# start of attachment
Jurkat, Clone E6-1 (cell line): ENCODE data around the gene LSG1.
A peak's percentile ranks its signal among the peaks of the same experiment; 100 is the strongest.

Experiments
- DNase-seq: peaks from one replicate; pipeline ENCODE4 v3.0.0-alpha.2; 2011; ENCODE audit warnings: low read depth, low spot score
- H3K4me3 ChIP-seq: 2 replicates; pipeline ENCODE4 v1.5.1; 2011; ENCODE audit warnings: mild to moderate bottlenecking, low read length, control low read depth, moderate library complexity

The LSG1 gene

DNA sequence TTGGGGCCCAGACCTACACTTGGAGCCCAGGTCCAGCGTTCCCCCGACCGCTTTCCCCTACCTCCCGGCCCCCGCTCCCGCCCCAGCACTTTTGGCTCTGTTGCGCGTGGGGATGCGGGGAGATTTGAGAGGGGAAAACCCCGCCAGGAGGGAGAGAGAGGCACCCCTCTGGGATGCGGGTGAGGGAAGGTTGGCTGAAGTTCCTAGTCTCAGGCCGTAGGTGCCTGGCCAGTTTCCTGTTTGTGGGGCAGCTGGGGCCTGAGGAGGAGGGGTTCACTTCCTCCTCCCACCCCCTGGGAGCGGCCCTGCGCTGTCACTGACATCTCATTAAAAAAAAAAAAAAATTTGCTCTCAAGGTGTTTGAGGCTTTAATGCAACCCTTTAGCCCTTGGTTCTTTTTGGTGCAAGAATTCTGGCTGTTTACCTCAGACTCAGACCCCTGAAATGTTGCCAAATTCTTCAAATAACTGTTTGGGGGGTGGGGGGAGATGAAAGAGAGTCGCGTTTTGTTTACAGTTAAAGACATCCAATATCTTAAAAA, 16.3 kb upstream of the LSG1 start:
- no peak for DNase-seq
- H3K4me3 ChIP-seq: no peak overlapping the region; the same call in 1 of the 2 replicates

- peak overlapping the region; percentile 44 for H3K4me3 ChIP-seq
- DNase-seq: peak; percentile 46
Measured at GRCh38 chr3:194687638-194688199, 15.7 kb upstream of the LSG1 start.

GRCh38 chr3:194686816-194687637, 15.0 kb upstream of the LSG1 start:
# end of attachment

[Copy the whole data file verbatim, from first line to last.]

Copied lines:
Jurkat, Clone E6-1 (cell line): ENCODE data around the gene LSG1.
A peak's percentile ranks its signal among the peaks of the same experiment; 100 is the strongest.

Experiments
- DNase-seq: peaks from one replicate; pipeline ENCODE4 v3.0.0-alpha.2; 2011; ENCODE audit warnings: low read depth, low spot score
- H3K4me3 ChIP-seq: 2 replicates; pipeline ENCODE4 v1.5.1; 2011; ENCODE audit warnings: mild to moderate bottlenecking, low read length, control low read depth, moderate library complexity

The LSG1 gene

DNA sequence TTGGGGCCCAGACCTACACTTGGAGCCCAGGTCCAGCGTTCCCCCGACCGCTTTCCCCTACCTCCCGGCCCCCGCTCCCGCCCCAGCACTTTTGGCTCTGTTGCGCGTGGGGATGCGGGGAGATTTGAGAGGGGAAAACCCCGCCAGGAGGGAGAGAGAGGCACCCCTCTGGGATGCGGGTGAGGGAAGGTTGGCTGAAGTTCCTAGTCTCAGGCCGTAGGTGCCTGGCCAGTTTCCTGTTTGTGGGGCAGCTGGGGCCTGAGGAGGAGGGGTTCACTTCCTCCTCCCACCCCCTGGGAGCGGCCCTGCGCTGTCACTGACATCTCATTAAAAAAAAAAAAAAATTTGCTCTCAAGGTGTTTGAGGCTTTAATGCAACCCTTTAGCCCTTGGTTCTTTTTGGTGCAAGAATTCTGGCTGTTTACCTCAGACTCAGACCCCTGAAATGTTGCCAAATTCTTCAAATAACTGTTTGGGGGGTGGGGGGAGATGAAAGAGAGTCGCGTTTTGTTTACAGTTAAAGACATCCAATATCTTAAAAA, 16.3 kb upstream of the LSG1 start:
- no peak for DNase-seq
- H3K4me3 ChIP-seq: no peak overlapping the region; the same call in 1 of the 2 replicates

- peak overlapping the region; percentile 44 for H3K4me3 ChIP-seq
- DNase-seq: peak; percentile 46
Measured at GRCh38 chr3:194687638-194688199, 15.7 kb upstream of the LSG1 start.

GRCh38 chr3:194686816-194687637, 15.0 kb upstream of the LSG1 start: